In a 401(k) plan, your employer matches a certain percentage of your 401(k) contributions (which is essentially free money), so funding that account should be your priority.

For 2020 and 2021, you can contribute up to $19,500 per year into a 401(k) plan. Additionally, you won’t typically pay tax on the money you contribute.

Additionally, the IRS allows those 50 or older to make a “catch-up” contribution to their retirement plans. For 2020 and 2021, this additional amount is $6,500.

This means you can contribute a grand total of $26,000 per year.

If you start at age 50, by the time you’re 67 you could theoretically contribute $416,500 to your 401(k). With matching contributions of just $1,500 per year from your employer, your total contributions could reach $442,000.

Aside from that, making deductible contributions to an IRA is also a wise move, and if you choose to contribute to a Roth IRA, your contributions are made from after-tax dollars, and withdrawals are income tax-free.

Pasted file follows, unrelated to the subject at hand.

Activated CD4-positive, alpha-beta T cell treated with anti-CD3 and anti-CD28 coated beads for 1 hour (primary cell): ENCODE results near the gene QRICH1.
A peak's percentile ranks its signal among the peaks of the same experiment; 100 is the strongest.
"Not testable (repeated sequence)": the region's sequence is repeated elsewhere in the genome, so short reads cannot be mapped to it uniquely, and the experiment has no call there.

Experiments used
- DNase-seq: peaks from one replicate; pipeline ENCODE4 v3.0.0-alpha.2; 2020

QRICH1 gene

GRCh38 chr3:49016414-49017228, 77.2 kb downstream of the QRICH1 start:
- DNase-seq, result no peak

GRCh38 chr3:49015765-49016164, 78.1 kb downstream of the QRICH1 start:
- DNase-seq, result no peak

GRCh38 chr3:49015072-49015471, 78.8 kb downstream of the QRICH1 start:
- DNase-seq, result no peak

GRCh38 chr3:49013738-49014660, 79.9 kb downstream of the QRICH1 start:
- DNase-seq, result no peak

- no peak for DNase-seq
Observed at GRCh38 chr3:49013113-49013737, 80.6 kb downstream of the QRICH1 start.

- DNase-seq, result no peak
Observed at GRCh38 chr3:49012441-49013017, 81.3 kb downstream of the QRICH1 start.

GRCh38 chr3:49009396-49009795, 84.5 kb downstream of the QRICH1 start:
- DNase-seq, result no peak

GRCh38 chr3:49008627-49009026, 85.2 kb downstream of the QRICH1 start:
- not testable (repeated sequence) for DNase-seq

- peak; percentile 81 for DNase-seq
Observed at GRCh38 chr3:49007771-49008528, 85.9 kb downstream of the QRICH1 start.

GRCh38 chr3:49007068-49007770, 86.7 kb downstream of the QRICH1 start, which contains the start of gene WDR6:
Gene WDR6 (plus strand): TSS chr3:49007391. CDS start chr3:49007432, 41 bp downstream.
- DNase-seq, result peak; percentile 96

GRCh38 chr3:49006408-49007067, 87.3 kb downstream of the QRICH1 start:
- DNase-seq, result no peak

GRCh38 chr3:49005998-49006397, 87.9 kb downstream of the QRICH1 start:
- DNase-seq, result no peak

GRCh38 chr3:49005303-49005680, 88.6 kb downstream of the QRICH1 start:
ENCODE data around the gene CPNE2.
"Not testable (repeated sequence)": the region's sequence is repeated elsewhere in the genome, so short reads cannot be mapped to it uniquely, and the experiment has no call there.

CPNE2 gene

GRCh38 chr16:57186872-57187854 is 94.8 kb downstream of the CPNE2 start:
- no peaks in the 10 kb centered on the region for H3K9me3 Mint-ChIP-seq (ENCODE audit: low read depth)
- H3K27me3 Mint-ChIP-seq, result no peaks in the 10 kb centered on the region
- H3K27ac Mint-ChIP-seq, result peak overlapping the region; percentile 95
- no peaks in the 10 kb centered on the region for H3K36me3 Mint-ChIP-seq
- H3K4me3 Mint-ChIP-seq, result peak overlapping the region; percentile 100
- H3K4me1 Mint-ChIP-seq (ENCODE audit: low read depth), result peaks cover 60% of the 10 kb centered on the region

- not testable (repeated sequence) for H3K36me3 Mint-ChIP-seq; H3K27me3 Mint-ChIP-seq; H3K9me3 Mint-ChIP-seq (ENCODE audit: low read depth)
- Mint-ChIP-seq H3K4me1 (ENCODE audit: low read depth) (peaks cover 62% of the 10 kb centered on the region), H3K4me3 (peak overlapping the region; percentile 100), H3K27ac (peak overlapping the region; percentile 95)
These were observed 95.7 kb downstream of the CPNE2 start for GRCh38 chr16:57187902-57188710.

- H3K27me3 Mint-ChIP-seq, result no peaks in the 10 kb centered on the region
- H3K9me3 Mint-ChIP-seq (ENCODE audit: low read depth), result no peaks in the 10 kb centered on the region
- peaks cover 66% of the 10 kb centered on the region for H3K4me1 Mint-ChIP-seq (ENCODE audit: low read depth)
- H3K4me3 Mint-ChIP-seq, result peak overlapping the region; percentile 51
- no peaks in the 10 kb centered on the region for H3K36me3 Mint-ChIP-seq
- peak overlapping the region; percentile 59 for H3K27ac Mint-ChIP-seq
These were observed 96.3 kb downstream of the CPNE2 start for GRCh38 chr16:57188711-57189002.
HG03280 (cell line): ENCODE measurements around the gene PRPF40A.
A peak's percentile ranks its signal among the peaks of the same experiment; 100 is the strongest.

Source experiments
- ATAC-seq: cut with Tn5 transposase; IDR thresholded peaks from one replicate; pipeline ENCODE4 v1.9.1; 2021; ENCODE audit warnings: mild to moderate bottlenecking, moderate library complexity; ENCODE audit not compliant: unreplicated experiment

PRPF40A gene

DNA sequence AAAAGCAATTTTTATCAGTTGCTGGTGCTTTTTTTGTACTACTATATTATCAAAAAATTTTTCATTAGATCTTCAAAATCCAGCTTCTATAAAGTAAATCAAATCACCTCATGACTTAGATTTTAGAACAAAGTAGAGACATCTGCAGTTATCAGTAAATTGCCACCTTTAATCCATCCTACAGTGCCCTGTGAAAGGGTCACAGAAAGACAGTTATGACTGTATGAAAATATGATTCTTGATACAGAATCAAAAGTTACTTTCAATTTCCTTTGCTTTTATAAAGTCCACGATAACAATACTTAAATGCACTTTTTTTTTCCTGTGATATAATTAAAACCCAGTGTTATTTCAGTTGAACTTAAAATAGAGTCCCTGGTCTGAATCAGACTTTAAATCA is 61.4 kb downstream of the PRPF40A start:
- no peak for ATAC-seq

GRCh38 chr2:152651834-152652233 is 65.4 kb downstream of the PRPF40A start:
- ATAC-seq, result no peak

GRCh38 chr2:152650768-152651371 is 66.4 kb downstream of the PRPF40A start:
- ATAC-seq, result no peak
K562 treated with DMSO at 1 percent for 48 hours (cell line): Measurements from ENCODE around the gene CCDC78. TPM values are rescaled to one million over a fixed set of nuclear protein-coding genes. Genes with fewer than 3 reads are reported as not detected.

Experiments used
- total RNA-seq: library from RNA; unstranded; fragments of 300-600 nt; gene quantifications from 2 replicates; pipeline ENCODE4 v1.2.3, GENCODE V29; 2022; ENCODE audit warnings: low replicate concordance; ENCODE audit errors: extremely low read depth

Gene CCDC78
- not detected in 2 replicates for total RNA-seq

Traditional IRA Vs. Roth IRA

Traditional IRA Roth IRA
Contributions may be tax-deductible. Contributions are not tax-deductible.
Pay taxes upon withdrawal. Earnings can be withdrawn tax-free and without penalties if the funds were in the Roth IRA for 5 years and you've reached age 59 1/2.
You must be under age 70 1/2 to contribute. You can contribute at any age.
Required minimum distributions (RMDs) are required starting at age 70 1/2. No RMDs required.

Final Thoughts

No matter where you are in life, it's important to put money aside for the future. 

Although you may technically be eligible for Social Security benefits at a certain age, it may work out in your favor to hold off for a couple of more years to collect even more. 

In terms of savings, contribute to your retirement savings pot by matching the maximum limit you can contribute to your plan each year, in order to you make the most of the tax-advantaged unique features of your account.